One summer I wrote blog content for businesses and websites. I wrote pet sympathy cards for a greeting card line. Then I graduated to writing copy for human greeting cards (smile). When those opportunities ended, I researched something different. (Google is a wonderful thing. Check out this article about paid writing opportunities.)

As my patient suggested when my tomato crop failed, I took the skills and desire God gave me and redirected it. Instead of planting tomatoes, I planted zinnias. When I did, I learned new skills, made great writing connections, and added to my writing resume.

Perhaps you’re enjoying a bumper crop of writing fruit right now. I’m so glad. If you’re struggling, or if you haven’t yet found your writing sweet spot, why not set the tomatoes aside and plant zinnias? Or marigolds? Or Blue Lake pole beans?

You may find a change is just what you need to bear greater fruit in your writing journey.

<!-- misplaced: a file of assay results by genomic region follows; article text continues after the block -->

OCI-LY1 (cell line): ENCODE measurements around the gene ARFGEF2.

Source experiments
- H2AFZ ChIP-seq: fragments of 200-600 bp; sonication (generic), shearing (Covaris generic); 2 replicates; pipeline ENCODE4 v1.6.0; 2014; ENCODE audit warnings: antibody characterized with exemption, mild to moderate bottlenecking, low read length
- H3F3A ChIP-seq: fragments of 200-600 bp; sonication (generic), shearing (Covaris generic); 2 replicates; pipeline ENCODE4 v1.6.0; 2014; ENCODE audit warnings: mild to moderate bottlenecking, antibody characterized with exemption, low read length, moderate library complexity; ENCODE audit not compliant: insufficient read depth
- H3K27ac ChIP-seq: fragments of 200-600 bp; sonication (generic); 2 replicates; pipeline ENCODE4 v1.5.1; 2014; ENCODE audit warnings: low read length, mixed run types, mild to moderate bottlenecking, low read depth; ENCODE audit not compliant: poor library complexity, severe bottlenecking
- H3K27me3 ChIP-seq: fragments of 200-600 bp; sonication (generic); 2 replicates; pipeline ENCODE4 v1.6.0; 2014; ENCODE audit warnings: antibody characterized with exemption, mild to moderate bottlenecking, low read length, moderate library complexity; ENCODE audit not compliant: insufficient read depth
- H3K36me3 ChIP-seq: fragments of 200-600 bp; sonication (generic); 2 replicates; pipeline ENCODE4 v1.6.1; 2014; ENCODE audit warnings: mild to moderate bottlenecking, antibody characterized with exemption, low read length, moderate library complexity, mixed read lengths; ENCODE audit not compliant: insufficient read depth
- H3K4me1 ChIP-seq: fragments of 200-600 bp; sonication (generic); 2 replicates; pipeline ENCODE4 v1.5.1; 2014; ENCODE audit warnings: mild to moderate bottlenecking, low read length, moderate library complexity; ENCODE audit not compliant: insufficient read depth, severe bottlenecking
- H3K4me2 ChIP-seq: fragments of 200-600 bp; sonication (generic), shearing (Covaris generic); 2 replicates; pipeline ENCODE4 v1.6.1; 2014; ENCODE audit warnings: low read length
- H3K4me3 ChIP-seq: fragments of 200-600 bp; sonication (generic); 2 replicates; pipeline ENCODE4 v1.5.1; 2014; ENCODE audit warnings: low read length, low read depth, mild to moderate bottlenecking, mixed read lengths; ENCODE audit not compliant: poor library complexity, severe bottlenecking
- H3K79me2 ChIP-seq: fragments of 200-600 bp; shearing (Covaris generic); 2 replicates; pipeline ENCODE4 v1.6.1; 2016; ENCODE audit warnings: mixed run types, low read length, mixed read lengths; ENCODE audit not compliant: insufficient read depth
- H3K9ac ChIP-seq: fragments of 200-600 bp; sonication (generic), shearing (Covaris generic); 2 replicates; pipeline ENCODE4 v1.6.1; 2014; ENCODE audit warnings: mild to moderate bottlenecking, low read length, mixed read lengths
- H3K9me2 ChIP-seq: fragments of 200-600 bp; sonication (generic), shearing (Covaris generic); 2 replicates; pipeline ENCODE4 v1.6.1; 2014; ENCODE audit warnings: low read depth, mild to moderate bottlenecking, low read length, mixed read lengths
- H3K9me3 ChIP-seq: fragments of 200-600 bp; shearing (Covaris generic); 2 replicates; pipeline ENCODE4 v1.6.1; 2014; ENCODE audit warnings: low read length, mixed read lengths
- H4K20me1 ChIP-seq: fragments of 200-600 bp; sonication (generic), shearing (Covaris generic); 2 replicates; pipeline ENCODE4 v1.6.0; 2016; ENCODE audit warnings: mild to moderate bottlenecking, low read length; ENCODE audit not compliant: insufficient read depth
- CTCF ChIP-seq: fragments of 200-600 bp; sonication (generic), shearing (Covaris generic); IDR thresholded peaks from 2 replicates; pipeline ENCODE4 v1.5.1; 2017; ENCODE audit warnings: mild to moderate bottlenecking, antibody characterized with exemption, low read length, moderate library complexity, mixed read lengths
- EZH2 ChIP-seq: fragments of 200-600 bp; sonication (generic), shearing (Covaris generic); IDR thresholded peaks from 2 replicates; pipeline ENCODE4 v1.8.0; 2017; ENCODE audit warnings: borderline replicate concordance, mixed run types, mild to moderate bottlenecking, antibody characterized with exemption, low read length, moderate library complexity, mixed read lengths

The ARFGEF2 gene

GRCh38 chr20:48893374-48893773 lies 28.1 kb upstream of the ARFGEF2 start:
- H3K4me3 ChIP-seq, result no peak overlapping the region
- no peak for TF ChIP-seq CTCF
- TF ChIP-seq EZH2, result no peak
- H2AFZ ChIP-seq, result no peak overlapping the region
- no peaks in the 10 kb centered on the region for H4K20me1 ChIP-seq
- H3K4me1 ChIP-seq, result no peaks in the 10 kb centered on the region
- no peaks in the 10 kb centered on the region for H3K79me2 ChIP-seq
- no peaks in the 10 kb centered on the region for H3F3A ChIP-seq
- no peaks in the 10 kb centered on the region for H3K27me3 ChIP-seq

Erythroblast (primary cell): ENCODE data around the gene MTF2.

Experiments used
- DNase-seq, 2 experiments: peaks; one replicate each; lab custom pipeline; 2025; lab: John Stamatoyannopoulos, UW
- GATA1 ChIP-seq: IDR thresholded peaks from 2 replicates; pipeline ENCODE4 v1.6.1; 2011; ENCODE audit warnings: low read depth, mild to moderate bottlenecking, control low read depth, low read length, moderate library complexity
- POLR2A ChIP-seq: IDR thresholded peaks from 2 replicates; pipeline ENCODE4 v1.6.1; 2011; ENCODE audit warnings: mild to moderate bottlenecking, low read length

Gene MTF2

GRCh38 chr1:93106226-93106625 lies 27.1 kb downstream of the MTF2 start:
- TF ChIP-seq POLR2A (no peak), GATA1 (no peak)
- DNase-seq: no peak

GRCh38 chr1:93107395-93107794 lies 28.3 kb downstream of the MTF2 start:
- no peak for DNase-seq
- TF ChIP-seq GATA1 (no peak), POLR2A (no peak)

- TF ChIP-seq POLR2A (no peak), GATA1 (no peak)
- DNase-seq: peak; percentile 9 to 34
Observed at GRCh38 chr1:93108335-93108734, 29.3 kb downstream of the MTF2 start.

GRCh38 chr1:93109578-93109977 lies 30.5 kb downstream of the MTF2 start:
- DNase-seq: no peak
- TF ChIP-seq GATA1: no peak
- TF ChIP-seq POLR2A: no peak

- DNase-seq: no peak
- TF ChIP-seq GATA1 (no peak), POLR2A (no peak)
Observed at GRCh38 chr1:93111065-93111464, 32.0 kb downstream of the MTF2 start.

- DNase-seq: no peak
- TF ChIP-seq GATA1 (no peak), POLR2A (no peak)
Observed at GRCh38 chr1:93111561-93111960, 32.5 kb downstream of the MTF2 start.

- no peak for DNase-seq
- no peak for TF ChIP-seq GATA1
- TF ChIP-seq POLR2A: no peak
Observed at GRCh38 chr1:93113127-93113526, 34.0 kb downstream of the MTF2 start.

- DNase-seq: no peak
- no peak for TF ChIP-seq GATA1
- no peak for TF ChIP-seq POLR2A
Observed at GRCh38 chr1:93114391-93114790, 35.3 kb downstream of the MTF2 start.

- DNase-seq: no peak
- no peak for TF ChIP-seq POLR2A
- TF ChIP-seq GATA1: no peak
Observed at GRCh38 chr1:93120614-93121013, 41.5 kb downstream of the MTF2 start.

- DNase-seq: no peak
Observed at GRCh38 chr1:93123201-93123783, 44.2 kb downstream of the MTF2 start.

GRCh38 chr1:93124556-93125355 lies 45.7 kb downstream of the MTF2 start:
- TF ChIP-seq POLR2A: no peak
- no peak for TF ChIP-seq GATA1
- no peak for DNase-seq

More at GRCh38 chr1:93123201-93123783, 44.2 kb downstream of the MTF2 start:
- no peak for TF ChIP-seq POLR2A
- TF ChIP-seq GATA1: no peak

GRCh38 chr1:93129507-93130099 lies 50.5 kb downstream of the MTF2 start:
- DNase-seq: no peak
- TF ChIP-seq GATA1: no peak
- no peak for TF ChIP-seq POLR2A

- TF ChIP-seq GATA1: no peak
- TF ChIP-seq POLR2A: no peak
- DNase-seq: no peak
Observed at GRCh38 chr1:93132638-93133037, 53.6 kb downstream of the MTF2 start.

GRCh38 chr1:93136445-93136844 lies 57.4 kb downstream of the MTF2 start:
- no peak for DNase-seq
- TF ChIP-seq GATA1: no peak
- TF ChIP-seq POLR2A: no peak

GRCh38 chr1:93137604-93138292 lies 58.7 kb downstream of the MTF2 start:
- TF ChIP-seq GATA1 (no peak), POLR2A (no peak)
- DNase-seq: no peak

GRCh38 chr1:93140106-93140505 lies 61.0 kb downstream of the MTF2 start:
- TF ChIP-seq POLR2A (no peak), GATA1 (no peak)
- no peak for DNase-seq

Now it’s your turn. Do you have a story about how a writing “redirection” opened up a new area of writing? 


Lori Hatcher is an author, blogger, writing instructor, women’s ministry speaker, and career dental hygienist. She writes for Our Daily Bread, Guideposts, Revive Our Hearts, and Lori’s latest devotional, Refresh Your Prayers, Uncommon Devotions to Restore Power and Praise, released March 1 with Our Daily Bread Publishing. Connect with her at or on Facebook, Twitter(@lorihatcher2) or Pinterest (Hungry for God).


  1. Debora Coty, author of the bestselling Too Blessed to be Stressed seriesJuly 22, 2022 at 6:13 AM

    Excellent point, Lori. And thankfully the good Lord provides all kinds of fertilizer to enable us to produce beautiful, healthy zinnias when those tomatoes wither. Thanks for the encouragement!

    1. Right you are, Debora. God, the Master Gardener, wants us to be fruitful. This truth gives me courage when the tomatoes wither and I have to dig another hole to plant something else. Thanks so much for chiming in today :) God's blessings on your writing.

  2. Been there done that, Lori. Good advice. Martin